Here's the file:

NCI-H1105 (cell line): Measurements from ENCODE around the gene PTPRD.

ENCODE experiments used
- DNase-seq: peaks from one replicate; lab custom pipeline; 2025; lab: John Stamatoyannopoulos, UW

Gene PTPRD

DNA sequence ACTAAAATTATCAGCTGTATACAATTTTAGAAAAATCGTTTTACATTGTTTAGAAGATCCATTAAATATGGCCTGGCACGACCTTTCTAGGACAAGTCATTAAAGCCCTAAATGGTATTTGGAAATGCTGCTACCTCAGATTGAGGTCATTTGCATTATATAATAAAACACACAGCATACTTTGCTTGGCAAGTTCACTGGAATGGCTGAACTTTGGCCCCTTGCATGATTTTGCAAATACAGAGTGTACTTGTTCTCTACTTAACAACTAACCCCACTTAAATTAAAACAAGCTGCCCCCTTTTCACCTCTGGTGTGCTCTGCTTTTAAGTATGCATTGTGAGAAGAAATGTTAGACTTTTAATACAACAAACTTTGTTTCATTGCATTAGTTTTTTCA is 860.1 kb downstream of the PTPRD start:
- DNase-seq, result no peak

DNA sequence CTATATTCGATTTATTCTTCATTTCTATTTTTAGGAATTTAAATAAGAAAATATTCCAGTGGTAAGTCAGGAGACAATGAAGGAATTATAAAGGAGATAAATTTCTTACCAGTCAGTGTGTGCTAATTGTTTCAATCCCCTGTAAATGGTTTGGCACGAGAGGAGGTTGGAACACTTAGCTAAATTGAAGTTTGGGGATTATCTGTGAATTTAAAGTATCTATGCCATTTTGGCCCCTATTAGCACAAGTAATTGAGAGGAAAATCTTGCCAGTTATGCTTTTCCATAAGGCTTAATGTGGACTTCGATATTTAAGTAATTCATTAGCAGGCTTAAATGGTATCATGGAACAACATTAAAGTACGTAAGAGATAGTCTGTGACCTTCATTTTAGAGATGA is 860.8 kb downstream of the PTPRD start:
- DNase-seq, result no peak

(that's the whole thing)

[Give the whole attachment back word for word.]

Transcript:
NCI-H1105 (cell line): Measurements from ENCODE around the gene PTPRD.

ENCODE experiments used
- DNase-seq: peaks from one replicate; lab custom pipeline; 2025; lab: John Stamatoyannopoulos, UW

Gene PTPRD

DNA sequence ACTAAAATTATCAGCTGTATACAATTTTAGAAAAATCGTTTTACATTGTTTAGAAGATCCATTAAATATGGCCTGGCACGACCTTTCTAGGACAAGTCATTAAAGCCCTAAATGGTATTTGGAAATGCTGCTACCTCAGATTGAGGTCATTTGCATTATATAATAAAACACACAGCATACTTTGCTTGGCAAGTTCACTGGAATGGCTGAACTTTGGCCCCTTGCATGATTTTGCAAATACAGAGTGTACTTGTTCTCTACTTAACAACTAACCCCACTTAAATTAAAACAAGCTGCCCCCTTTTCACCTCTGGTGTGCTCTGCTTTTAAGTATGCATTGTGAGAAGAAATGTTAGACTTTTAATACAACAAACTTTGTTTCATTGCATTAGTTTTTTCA is 860.1 kb downstream of the PTPRD start:
- DNase-seq, result no peak

DNA sequence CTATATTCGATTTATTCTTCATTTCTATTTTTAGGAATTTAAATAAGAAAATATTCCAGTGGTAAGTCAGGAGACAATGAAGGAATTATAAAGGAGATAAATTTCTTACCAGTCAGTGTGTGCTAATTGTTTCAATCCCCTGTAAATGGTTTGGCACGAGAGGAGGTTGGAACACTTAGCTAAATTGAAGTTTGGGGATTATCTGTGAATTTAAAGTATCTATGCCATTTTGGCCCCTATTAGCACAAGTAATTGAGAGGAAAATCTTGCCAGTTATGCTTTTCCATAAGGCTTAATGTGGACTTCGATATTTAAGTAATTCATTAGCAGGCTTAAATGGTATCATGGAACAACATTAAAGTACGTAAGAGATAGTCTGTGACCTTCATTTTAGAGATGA is 860.8 kb downstream of the PTPRD start:
- DNase-seq, result no peak